John- another special survivor

 

This is the story of John.

I am grateful everyday that I encounter extraordinary individuals like john…

Here is John’s story in his own words….

I can relate to Joe. My name is John. I am 41 years old. I was injured in a car accident 4 years ago.

Before my injury, I loved my job in law enforcement and was engaged to a wonderful partner. I felt fulfilled, appreciated and  happy.

After my accident, my whole world fell apart. I could not return to my previous life.  My police background was no longer second nature to me.  I went from someone who represented authority and safety to being fearful, lost and alone.

As the years go by,  I seem to get even worse.  I have no motivation and am no longer inspired by anything.

I experience  constant headaches and neurofatigue that restrain me like a prisoner.

I am frequently disoriented and overwhelmed.

No one hears me anymore.

Like Joe, I look normal.  I can laugh with you.  I feel like a stranger when I am with my “old” friends and family.  I play along with them, ignoring my invisible head injury, pretending to be what everyone else expects.  I find myself hiding my true feelings of being ashamed and weak. I can play along in this “denial game” for about 2 hours.  Then, I retreat back to my cave to isolate, recharge and recover.

I was an independent man once.

Now, I hide. The isolation keeps me safe, yet it also seems to fuel anger and depression.

One day this injury will be acknowledged.

Keep moving ahead!

 

6 thoughts on “John- another special survivor

  1. Ni Hao. It’s OK to be a survivor, life is repeating. No one knows what maybe happened in the life. Some people might become disable or homeless after the accident, you are a luck one to be a survivor. That’s just life experience who knows what might happen even if you were not in the accident. It’s not the accident changes your life, it’s your mind changes your life. So what you need to do is mind set. Let the past stays in the past, move ahead to the future.

    Secondly, many people are actually living on a moment. (day to day) I am not 100% agreed, but that’s not a bad idea. It takes time to know a person or see things more clear, live and enjoy the daily life is kind of important step in the long run.

    • Hello; Crystal in the purple shirt. I have changed my mind to a positive outlook and my body is following, despite the headaches on and off, I am enjoying day to day and am more clear of my new life, I do not recall much of my past living with TBI is like living in the Twilight Zone, now that I can write again, I find myself repeating the same story today, a story that was torn yesterday,and most likely to write it with joy as if new tomorrow ,the irony. Thank you Crystal .John

  2. Oh dear John has lost so much as many with TBI. I’m assuming he lost his true love that held all his dreams before the injury. Losing his career as a police officer and becoming a vulnerable individual is significant. As his fear fades over time he will become the strong man he once was with a different appreciation of life. He most likely won’t return to the same career, but he is a valuable person. We need more John’s in the world!

    I hope John knows as his brain heals, he needs to keep his body in good shape … this will help his brain heal. What I find so true is people with TBI “fake smile”, “fake conversations”, “fake as though they understand” … because they want all that and that is the only way they can feel, “normal”. Besides since TBI recovery is so long, others don’t understand and expect one to be back to “normal”. Now that is the dream of every TBI survivor. How easy life use to be! We’d all give anything to have that back. The struggle to get back whatever we can is exhausting in and of itself.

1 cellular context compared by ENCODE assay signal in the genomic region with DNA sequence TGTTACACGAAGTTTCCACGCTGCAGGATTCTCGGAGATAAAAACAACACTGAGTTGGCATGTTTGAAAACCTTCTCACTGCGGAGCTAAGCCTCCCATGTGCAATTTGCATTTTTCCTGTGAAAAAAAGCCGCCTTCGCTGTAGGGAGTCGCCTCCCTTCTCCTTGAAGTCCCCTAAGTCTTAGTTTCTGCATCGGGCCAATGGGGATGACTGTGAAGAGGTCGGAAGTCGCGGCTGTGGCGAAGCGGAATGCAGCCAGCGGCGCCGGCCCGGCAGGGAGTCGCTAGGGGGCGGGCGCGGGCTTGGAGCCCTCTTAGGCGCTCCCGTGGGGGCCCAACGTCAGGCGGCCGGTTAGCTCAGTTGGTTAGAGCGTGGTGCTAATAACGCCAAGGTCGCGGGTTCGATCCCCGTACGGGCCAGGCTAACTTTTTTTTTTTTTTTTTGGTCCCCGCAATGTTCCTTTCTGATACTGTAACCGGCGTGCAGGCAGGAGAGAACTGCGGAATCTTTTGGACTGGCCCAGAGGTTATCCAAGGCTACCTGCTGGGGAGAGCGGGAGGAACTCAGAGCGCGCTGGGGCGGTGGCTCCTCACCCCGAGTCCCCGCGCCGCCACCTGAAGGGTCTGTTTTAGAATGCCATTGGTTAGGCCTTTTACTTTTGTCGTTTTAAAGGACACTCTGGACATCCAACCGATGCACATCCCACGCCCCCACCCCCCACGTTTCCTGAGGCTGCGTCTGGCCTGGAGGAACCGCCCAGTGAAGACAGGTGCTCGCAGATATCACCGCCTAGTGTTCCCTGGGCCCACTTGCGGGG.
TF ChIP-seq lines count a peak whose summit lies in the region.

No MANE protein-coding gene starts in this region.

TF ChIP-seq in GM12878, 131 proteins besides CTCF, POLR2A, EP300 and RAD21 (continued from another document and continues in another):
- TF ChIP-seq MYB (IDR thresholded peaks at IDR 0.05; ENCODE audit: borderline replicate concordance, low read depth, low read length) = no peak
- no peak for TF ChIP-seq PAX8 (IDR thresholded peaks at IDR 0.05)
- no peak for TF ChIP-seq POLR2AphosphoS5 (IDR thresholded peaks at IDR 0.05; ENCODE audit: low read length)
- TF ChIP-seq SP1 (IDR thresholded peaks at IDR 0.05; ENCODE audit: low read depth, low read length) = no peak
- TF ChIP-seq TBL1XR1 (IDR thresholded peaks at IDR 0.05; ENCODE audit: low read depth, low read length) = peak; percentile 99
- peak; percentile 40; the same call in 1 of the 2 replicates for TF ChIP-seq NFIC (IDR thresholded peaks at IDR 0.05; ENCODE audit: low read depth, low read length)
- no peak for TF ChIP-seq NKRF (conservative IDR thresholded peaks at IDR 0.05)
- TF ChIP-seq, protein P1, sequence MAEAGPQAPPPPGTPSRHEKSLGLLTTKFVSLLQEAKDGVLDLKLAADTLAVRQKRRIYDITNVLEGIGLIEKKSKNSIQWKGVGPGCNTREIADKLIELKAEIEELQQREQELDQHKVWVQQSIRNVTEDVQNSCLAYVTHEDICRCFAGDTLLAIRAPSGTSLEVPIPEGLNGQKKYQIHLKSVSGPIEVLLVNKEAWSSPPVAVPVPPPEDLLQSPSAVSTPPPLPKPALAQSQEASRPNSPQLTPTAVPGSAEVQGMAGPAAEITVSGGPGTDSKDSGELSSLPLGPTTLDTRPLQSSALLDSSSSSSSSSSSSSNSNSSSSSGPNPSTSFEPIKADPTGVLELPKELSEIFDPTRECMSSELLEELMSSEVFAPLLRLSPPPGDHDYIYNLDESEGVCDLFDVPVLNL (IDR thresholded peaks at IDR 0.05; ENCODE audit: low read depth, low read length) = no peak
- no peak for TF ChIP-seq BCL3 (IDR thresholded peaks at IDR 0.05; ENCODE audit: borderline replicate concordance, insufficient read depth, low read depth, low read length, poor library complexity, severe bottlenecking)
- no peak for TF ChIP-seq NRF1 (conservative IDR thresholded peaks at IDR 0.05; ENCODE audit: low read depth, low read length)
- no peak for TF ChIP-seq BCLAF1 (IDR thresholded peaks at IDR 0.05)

There really isn’t anything “lucky” about being a survivor of TBI. It’s the hardest job in the world! When you master one task, another problem crops up. It’s a vicious cycle. John has it within himself to continue this long journey of rehabilitation and recovery. The sad truth is our society shuns TBI survivors as though we’re “damaged goods”. In fact, we know everything that is happening around us … we have a clear mental picture when our information processors are working.

    I say to those who are emotionally abusing vulnerable TBI survivors, they are all aware … every TBI survivor knows much more than they are given credit for. I was wondering if the police officers help John out at all? I was hoping since they appear to be a profession that all stick together, I was hoping they would be helping. Is this the case, or am I wrong? If they are helping, in what ways?

    • Hi, Edith ;Help is available for those who seek, However; if Superman suddenly could not fly anymore would he want to put his colors to the side and hang around his super friends? No, is not pride, is TBI. I do not want to be reminded of that man, I still do not want to see the uniform buried in my closet representing a strong confident man of justice, a Superman. Who am I now?, I am not eager nor have interest to be social I just want to fly away. A few days ago I remembered the Doctors name sure enough I started to read stories and I can relate to Joe’s story and John’s story I did not remember because I am the same man who wrote it tree years ago, this is TBI my solitary confinement ,one day you forget an appointment , a friend or a written post three years later you recall it as if it were yesterday. I just called Max a friend whom I forgot along with this post whom after a couple of tough words hang up on me because he did not remember me, this is the irony of TBI , I have no feelings about it because living with TBI I am not even connected to my own feelings yet alone someone else’s emotions, touche, Thank you Edith stay strong.

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